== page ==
The food waste problem goes far beyond what it is shown to us. Just because we don’t see the actual amount of discarded food and wasted energy doesn’t mean it’s not there. However, that what you don’t see is intentionally hidden from the mainstream media. Why? Just think about it, the food industry is made of money-driven companies whose only interest is profit. And your wallet generates that profit for them.
But, what if you saw the actual food waste lying under the small pile of trash visible on the surface. You would realize that the amount of lost and wasted food surpasses all the “normal” levels and would probably think twice before buying food you don’t have time to use. Needless to say that spending less money on food is not in the interest of the big food industry players. So, becoming aware of this vicious cycle can be the beginning of creating lasting solutions that can repair the environmental damages in the long run.
The food waste problem is referred to as the food waste iceberg. Like the iceberg, almost 90% of the wasted food is hidden underneath the surface.
Along with the 1.3 billion tons of food that end up in the trash every year, there is a significant amount of fertilizers, pesticides and other chemicals that irreversibly harm the land, water and air. At first glance, we cannot see that the total losses include greenhouse emissions, climate change damages, water waste and loss of wetlands, deforestation, and a massive decrease in biodiversity. These damages are mentioned scarcely and in a different context from the food waste iceberg. If it was different, and we could see the whole iceberg, the food industry would undoubtedly witness substantial financial losses.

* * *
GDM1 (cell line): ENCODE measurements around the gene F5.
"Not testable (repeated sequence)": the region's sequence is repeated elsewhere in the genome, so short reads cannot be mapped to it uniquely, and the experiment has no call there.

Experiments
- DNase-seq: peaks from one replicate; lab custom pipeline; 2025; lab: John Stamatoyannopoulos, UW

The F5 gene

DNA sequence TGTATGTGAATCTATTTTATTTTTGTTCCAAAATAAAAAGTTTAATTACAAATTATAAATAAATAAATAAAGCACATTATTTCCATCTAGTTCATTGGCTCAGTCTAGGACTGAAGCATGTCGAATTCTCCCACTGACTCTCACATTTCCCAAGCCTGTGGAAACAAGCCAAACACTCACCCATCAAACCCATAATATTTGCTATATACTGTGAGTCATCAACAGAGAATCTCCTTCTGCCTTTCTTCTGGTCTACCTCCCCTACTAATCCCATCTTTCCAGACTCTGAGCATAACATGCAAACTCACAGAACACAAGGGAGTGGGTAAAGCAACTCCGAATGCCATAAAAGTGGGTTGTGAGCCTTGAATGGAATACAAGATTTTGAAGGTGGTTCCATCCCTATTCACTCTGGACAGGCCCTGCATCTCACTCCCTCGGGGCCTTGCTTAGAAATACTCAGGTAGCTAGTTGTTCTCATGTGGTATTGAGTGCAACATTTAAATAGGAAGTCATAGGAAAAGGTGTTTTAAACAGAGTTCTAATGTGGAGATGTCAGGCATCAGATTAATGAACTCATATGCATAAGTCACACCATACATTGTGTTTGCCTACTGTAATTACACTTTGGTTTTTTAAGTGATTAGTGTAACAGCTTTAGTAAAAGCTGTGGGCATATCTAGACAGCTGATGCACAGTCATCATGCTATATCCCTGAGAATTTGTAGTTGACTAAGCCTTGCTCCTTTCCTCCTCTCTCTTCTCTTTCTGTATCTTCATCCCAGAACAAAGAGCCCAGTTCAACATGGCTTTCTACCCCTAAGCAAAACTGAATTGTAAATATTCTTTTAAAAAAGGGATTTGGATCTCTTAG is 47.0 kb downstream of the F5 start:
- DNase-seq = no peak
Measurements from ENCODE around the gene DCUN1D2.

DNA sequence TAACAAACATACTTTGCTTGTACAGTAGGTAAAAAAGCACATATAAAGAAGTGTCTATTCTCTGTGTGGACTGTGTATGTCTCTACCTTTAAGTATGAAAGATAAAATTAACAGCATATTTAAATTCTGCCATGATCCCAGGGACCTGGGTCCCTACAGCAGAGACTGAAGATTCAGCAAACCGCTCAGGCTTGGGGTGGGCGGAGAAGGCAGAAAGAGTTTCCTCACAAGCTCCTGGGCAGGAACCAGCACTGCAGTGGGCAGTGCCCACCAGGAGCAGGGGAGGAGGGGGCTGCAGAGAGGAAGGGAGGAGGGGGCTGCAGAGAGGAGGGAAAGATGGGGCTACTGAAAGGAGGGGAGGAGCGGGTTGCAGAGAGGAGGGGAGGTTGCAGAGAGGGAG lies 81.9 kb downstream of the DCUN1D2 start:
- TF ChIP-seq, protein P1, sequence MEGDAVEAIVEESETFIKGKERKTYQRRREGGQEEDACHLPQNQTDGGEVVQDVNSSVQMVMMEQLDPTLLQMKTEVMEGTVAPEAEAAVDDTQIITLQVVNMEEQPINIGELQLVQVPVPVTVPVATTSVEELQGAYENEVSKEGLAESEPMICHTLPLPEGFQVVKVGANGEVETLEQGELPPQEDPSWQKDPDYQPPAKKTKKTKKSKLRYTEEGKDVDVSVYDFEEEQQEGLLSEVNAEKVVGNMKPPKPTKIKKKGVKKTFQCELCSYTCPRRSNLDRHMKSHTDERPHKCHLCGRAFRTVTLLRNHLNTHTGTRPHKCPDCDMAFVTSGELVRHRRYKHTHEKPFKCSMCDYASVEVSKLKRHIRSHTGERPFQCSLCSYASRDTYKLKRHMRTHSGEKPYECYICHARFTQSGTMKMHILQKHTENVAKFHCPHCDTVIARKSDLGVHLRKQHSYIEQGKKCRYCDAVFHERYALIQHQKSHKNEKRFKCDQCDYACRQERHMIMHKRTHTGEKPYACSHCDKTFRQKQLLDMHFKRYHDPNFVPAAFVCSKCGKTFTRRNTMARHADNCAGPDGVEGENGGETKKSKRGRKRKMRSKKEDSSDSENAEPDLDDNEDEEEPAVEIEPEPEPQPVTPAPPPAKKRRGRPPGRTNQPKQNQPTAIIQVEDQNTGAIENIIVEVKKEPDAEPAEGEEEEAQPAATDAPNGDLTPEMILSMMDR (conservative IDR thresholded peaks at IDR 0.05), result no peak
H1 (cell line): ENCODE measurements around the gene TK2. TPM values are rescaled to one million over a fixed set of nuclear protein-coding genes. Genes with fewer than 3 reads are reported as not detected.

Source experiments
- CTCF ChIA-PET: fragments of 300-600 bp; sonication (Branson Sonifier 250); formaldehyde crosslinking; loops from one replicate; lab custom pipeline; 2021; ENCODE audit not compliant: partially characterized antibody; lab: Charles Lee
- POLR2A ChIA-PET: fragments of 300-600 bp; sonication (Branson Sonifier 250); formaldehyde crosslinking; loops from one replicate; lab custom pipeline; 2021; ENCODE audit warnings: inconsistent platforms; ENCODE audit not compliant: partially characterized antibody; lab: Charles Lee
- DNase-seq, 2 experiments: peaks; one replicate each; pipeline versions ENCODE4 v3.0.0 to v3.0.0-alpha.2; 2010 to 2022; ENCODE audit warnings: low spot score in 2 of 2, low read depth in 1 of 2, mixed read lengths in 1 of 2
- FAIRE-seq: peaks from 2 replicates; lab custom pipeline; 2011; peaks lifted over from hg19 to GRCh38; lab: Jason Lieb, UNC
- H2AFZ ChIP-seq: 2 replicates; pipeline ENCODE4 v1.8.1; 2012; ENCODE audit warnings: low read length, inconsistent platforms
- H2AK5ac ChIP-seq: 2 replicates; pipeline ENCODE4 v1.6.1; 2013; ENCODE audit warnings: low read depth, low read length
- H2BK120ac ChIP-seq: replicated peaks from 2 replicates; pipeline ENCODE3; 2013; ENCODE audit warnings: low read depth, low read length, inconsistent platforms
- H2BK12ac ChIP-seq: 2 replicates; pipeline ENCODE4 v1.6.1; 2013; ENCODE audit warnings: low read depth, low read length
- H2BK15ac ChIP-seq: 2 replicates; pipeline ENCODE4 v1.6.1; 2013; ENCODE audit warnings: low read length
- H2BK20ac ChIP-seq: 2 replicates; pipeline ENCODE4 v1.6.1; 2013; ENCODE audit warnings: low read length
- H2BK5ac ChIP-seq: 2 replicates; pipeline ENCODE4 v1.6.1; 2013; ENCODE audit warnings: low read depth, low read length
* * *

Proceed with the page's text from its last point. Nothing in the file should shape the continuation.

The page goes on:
According to FAO, if we put the environmental pollution caused by the human food chain to a numerical value, the cost would equal approximately 700 billion dollars a year. Quite shocking data, isn’t it? Nonetheless, unlike humans, nature doesn’t think in a money-oriented way. Our planet doesn´t need power nor material wealth. Sadly, people running multinational companies don´t resonate with the nonmaterialistic mindset. Even more so, they take from nature as much as possible as if there will be another planet Earth, after destroying this one. Unfortunately, if we don´t start to change our mindset on a global level soon, we might end up without our precious place to live.
Indeed, significant changes have to occur at the national and global levels. The governments and international organizations should influence the food industry to such a degree that the current practices should be replaced with more sustainable ones. Raising awareness that food waste happens unnecessarily at every level, including harvest, production, distribution and retail, should be included in every environmental action.
Finally, the food chain ends with the consumers, and we, as the consumers, are responsible for changing our behaviors. It can be small as storing our food correctly, buying an adequate amount of food or using leftovers from the previous meal. No matter how small the first steps may be, they can create a butterfly effect in repairing our planet by incorporating the much-needed sustainable solutions.